Female talent: the key to activating Spain’s innovative takeoff

By Ainhoa Marcos, ODILO Education Country Manager Spain

Innovation represents one of the essential pillars for successfully achieving the goals of the 2030 Agenda and the Sustainable Development Goals (SDGs). It gives us the opportunity to make significant progress towards more efficient use of resources, develop sustainable business models and effectively address today’s societal challenges.

Contrary to what it may seem, Spain has an area for improvement in terms of innovation. While it is true that, as part of the West, European economies are at the technological forefront, the reality is that when we compare ourselves with our environment it becomes clear that we still have work to do. We currently rank 29th in the World Property Organization’s (WIPO) ‘Global Innovation Index 2023’. Almost twenty places behind a top 10 that includes neighbors such as Switzerland, Sweden, the United Kingdom, Finland, the Netherlands, Germany and Denmark, among others.

One of the aspects that we must address in order to lead the race for innovation is to reduce the present gender gap in fields related to science, digitalization and technology, fundamental sectors for the innovations that will allow us to build a more prosperous and environmentally friendly future. Making a firm commitment to the inclusion of female talent, as the United Nations International Day of Women and Girls in Science, celebrated every February 11 since 2015, reminds us, is crucial. 

According to the Observatory ‘The field of STEM does not attract female talent’ of the “la Caixa” Foundation, in our country women represent 16% of professionals in these fields – Science, Technology, Engineering and Mathematics -. If we analyze the interest in these professions among younger women, the figures are even more discouraging, with only 0.7% of teenage girls interested in pursuing studies related to digital technologies, compared to 7% of male peers.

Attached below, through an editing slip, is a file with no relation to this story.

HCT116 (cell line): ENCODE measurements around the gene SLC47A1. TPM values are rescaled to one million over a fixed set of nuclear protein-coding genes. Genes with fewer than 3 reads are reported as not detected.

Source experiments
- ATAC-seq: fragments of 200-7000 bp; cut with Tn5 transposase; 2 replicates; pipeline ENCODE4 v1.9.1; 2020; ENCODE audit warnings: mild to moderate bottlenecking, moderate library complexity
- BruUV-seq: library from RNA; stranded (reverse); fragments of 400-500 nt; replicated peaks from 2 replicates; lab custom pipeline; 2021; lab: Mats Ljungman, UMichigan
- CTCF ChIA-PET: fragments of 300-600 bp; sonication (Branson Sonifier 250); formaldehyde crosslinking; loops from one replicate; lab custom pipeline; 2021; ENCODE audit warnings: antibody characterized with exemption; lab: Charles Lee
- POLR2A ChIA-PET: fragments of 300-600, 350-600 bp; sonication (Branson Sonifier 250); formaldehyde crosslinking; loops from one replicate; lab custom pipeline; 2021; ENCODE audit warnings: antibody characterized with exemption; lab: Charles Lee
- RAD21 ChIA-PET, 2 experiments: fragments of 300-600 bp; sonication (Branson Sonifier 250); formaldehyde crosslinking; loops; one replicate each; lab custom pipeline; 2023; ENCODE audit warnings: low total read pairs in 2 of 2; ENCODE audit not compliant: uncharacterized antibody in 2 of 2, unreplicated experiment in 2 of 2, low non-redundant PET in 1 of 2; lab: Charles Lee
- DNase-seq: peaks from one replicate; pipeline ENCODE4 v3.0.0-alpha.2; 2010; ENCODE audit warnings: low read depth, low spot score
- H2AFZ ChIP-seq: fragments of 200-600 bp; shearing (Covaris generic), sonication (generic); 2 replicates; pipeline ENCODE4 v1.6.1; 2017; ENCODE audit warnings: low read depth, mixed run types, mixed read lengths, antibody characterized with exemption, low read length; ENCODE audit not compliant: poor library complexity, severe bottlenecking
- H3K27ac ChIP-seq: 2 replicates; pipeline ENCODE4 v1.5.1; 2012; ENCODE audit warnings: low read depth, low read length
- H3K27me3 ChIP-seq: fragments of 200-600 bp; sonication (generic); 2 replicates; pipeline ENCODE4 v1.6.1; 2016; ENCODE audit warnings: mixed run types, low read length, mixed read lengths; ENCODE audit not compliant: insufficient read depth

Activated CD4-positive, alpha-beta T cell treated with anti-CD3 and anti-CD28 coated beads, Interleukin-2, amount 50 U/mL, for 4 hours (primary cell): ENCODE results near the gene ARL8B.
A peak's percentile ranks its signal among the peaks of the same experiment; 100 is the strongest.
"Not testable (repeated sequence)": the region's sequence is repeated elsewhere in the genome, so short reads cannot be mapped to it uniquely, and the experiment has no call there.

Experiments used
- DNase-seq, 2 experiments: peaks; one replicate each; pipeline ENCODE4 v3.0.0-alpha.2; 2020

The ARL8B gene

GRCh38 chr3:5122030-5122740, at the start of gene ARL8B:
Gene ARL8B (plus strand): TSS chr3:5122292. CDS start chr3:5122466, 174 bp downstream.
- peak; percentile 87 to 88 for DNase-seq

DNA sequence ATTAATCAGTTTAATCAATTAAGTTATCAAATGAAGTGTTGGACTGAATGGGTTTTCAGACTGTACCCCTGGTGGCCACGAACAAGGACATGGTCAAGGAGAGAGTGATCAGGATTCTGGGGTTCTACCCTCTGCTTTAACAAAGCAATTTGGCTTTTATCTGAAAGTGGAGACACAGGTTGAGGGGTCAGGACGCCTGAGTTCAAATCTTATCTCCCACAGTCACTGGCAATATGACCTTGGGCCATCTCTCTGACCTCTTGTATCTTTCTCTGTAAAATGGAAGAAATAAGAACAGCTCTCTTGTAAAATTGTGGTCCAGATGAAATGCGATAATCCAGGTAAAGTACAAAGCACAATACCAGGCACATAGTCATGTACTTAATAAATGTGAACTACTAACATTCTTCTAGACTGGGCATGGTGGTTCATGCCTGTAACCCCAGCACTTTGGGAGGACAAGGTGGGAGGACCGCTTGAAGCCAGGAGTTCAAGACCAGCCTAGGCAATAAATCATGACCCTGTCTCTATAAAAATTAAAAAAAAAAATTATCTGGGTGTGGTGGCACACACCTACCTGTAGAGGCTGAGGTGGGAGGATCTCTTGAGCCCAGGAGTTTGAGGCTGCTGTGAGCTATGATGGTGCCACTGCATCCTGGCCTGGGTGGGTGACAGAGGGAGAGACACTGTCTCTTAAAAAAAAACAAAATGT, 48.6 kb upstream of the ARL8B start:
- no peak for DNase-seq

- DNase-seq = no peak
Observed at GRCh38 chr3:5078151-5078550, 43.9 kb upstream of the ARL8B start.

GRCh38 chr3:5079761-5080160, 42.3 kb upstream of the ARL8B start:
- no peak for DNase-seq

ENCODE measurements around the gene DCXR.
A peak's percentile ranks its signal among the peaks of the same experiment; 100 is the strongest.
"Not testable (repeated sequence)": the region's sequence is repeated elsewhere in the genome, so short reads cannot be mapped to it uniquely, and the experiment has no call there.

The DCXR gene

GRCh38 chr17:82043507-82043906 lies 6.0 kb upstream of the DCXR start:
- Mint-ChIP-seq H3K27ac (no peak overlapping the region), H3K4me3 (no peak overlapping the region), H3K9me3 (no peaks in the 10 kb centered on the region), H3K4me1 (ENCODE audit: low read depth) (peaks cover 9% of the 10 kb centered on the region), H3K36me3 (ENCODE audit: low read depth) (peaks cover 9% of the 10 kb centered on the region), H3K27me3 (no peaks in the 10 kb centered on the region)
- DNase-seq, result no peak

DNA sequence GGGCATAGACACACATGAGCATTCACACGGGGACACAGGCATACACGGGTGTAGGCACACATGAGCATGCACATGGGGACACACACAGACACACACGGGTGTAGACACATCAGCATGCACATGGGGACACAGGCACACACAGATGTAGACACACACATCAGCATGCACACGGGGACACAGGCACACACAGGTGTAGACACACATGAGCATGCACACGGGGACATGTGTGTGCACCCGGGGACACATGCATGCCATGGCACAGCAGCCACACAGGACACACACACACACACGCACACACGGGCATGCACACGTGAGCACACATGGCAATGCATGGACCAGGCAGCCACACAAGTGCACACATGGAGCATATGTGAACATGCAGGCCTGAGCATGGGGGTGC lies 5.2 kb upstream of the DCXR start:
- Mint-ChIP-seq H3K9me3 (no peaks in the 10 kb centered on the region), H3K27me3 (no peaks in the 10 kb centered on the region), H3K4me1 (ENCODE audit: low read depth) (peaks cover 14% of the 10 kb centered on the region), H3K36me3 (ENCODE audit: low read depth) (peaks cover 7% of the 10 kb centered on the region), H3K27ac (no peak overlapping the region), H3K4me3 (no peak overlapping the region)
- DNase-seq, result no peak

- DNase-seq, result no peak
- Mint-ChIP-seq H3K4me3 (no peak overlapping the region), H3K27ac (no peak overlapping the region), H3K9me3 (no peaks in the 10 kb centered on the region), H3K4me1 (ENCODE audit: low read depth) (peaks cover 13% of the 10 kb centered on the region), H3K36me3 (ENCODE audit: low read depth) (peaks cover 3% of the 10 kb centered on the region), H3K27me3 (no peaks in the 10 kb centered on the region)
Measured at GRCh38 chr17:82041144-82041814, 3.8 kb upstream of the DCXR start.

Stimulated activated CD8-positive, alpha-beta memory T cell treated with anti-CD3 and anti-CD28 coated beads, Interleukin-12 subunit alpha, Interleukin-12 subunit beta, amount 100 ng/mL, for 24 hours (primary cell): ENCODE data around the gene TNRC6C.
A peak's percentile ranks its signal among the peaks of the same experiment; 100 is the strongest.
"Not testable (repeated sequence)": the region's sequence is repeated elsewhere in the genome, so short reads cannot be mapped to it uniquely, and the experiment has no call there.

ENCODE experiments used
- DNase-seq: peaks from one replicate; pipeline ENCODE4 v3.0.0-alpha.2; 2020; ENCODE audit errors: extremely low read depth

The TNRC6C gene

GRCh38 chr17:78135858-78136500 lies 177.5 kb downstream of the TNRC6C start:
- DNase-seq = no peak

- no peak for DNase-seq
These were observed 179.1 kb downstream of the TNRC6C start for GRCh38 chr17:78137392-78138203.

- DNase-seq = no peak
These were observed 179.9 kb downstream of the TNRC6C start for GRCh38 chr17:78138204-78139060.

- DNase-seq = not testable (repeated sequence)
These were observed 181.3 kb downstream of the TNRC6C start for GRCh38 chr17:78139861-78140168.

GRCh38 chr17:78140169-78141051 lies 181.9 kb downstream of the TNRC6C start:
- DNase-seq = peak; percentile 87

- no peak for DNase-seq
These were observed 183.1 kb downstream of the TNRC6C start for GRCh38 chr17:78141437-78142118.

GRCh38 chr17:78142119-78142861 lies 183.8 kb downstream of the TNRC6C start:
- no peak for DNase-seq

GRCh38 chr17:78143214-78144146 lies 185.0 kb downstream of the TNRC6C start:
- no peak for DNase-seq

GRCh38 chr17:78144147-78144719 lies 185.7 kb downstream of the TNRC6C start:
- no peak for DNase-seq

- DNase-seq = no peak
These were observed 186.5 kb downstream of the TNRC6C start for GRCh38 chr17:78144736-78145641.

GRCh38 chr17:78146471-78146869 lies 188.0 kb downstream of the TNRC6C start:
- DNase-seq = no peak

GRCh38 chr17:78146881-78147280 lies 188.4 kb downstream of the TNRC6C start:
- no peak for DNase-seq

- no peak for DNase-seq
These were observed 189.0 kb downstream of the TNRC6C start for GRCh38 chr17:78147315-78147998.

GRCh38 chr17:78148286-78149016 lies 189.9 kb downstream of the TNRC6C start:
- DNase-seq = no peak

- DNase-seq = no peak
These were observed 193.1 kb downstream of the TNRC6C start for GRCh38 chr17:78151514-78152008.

In this regard, there are already initiatives at the legislative level that aim not only to encourage digitalization in the educational sphere, but also to ensure that this process is carried out equitably, such as Component 19 of the National Digital Skills Plan. In addition, there are already communities and educational centers that are taking steps to address this gap, implementing more innovative approaches to engage students in STEM disciplines.

One way to foster STEM skills at different educational stages is, for example, by prioritizing learning experiences that include case studies, technical podcasts, informational materials and other resources that provide motivation for girls. A more engaging approach that can spark interest and take training beyond the confines of paper. Likewise, encouraging the use of the most cutting-edge technological innovations in the learning process. Artificial Intelligence, the metaverse and virtual and augmented realities are revolutionary forms of education in line with the times we live in, providing more attractive tools to arouse interest and facilitate a better assimilation of the contents by the new generations.

This evolution in education invites us to reflect as a society on the importance of involving female talent in innovation. Firstly, because of the wide-ranging benefits it brings in terms of diversity of perspectives. The increased representation of women among STEM professionals allows for a more enriched approach, which implies having other life experiences. This leads to more complete and holistic analyses, approaches and approaches with which to arrive at new findings.

It also encourages competitiveness, one of the drivers of innovation. The development of an ecosystem in which men and women work side by side makes it possible to set up more plural and diverse research groups and teams. It is increasing the number of professionals who, with different skills, are rowing in the same direction to accelerate the search for solutions to the challenges we face as a society.

And ultimately, because leaving women aside in the STEM sector is to underutilize the talent we have as humans by not involving half of our society. We only have to think of the significant contributions made by women scientists such as Marie Curie, Rosalind Franklin or Dorothy Crowfoot to realize the need for the world of science, and with it technology and digitalization, to incorporate women throughout the innovative process.

In short, the achievement of the SDGs undeniably involves adopting an innovative approach to find ways to ensure positive change in society. And in doing so, promoting equity through female talent contributes to building an even more solid path.

Posted on: News